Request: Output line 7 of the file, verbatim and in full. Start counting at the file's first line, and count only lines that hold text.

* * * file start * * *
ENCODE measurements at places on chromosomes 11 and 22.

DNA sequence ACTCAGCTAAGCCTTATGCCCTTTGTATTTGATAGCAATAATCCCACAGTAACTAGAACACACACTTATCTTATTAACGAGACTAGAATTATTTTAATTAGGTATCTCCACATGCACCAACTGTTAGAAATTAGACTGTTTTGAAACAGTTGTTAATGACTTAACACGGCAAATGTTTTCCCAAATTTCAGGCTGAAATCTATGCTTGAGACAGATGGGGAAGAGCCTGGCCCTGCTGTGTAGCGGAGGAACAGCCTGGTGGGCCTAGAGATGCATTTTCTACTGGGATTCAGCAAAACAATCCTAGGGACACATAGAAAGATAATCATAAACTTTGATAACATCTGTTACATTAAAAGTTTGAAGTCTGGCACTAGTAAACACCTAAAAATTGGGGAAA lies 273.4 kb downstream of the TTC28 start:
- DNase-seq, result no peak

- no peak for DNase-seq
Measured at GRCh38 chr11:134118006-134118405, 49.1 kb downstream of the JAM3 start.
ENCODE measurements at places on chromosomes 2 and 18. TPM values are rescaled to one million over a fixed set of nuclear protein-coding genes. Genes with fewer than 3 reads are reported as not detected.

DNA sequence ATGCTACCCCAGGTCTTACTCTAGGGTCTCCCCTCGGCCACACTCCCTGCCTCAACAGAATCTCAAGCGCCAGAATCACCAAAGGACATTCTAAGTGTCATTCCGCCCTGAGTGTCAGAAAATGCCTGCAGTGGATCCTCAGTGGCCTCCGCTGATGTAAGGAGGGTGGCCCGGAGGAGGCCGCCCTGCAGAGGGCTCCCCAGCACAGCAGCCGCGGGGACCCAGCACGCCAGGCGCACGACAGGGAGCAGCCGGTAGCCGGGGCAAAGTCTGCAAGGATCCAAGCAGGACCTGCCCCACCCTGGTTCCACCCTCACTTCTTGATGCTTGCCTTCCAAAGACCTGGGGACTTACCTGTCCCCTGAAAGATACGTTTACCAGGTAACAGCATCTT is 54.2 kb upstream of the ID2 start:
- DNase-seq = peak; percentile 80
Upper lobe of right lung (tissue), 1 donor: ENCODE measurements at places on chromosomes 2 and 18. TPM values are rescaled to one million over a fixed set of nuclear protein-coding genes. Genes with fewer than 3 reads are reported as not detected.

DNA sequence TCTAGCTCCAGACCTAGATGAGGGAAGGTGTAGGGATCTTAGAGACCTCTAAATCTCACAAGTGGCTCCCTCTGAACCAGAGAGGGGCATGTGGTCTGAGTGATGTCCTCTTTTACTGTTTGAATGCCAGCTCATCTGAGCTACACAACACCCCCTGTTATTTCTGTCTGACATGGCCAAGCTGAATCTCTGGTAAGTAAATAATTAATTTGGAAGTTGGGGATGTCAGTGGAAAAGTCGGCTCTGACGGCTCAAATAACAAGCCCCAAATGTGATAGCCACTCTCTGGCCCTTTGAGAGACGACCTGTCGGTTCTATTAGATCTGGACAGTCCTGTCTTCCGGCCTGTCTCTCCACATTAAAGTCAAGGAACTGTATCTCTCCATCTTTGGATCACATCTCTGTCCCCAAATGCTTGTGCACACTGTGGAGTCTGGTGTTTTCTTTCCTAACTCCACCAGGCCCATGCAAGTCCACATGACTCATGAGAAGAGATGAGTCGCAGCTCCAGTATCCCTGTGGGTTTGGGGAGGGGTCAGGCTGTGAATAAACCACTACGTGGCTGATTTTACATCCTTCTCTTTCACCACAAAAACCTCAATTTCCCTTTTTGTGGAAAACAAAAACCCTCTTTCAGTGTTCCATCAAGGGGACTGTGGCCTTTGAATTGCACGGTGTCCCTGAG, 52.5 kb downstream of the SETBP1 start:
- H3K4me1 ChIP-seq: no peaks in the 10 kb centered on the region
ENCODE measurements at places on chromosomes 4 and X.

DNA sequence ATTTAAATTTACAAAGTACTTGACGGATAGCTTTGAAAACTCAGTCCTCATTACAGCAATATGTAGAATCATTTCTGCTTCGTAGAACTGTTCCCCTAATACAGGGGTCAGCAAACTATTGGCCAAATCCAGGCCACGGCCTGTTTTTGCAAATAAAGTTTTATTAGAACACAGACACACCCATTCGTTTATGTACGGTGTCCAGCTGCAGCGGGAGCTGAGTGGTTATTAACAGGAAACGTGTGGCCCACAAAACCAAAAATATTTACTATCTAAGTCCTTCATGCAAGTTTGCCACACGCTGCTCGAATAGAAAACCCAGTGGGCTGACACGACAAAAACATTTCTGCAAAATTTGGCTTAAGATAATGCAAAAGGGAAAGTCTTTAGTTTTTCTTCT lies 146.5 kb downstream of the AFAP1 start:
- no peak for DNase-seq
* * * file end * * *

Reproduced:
DNA sequence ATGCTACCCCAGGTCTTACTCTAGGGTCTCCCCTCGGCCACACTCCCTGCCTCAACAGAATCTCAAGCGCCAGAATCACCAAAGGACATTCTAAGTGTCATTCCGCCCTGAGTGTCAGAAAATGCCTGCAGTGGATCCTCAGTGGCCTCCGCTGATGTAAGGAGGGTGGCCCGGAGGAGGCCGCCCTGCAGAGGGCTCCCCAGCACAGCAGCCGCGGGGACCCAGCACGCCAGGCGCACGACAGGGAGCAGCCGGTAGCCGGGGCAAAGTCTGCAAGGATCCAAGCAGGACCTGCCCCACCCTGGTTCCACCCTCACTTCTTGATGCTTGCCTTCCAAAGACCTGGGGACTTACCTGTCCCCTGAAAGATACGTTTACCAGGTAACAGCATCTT is 54.2 kb upstream of the ID2 start: